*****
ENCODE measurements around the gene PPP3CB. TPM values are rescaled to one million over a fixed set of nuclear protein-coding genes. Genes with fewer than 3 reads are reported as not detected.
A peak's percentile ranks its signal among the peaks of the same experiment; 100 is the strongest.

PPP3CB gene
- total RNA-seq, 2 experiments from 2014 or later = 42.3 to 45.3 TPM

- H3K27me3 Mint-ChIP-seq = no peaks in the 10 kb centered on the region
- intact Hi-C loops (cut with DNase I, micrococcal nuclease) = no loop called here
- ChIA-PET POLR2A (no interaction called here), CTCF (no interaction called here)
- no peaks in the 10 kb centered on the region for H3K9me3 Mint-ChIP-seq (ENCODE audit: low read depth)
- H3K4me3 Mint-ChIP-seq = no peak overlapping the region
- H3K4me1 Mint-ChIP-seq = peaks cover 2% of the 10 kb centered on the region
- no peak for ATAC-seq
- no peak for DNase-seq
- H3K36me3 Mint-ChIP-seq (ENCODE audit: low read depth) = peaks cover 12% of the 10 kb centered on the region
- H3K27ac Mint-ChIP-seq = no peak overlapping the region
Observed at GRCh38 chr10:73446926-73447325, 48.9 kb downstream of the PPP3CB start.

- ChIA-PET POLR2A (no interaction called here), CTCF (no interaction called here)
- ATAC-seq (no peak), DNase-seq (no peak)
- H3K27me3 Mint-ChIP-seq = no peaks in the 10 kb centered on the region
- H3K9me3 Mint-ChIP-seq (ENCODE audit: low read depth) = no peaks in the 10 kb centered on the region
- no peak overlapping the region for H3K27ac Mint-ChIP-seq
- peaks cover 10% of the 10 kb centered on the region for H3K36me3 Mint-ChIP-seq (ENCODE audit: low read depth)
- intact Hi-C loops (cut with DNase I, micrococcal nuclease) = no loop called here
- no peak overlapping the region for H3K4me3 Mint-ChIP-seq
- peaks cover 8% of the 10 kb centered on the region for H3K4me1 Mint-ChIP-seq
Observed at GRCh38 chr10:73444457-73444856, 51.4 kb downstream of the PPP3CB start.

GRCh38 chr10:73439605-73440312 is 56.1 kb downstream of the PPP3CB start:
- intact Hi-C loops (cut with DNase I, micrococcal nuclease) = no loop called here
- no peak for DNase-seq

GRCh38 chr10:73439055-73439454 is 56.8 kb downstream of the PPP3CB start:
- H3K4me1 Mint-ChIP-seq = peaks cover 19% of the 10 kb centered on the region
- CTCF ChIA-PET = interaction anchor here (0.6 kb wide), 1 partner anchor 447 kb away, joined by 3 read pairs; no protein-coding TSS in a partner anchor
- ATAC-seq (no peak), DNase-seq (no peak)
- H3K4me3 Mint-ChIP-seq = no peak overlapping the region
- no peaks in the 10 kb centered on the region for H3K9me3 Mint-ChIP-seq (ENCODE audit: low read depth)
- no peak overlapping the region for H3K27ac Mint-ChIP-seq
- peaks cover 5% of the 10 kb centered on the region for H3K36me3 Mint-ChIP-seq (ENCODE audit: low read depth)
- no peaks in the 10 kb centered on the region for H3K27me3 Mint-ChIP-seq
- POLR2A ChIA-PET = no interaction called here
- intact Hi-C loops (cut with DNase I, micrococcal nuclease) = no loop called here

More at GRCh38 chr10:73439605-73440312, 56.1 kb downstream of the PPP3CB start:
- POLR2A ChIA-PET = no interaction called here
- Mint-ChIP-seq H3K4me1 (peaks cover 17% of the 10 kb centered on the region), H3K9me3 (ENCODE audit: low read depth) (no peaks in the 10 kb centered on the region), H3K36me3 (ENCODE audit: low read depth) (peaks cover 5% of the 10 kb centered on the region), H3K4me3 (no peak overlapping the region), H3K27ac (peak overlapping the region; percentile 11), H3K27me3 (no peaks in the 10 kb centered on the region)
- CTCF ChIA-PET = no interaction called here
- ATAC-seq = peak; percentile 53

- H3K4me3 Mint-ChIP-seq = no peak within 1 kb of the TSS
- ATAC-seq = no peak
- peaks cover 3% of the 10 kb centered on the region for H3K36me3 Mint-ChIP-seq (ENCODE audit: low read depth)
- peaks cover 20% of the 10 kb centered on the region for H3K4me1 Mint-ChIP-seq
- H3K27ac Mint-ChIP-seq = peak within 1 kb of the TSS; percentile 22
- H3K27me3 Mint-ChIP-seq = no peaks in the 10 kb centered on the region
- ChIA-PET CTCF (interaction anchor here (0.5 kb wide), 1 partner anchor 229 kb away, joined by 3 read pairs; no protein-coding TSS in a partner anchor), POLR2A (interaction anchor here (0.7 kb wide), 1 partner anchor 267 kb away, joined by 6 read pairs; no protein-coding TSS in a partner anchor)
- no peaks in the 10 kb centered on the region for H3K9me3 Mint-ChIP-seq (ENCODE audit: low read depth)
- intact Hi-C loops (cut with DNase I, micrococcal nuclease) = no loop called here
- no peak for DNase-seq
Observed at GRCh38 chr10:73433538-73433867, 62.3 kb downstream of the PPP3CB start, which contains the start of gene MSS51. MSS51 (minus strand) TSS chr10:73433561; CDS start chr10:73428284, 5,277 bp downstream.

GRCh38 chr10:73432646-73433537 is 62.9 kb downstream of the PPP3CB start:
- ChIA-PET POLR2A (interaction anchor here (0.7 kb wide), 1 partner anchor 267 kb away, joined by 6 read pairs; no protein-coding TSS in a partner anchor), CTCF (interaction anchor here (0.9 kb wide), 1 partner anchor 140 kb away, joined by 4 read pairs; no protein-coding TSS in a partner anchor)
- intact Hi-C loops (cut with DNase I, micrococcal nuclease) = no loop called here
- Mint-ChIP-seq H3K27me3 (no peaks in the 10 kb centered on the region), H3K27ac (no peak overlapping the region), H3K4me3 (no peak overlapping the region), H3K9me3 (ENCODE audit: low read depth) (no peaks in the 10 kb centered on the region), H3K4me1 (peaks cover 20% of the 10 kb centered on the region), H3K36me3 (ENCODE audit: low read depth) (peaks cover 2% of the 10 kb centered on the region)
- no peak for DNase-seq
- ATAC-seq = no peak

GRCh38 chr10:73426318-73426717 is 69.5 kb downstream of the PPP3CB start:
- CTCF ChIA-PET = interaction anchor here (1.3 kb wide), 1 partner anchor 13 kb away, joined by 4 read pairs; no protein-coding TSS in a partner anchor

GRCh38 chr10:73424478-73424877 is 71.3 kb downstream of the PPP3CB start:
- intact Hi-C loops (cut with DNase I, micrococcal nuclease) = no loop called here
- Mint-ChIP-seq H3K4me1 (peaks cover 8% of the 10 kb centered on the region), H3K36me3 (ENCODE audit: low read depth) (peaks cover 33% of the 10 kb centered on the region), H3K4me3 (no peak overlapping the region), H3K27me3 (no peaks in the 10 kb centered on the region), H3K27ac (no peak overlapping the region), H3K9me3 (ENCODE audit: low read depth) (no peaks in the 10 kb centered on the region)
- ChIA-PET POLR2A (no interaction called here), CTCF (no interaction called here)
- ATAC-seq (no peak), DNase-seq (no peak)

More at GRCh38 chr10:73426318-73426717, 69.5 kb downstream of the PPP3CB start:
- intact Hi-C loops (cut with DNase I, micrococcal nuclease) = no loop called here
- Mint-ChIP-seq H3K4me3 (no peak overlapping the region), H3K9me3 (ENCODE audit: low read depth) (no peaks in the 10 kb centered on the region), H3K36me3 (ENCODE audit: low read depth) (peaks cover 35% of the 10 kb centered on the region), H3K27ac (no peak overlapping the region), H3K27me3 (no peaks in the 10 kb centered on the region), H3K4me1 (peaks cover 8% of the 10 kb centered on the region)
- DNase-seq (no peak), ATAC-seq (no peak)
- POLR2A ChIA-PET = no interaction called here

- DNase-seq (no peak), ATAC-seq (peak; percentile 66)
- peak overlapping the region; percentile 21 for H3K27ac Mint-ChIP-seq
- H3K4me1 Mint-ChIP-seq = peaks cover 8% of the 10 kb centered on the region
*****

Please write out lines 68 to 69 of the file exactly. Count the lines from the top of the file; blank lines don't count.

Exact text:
- ATAC-seq (no peak), DNase-seq (no peak)

More at GRCh38 chr10:73426318-73426717, 69.5 kb downstream of the PPP3CB start: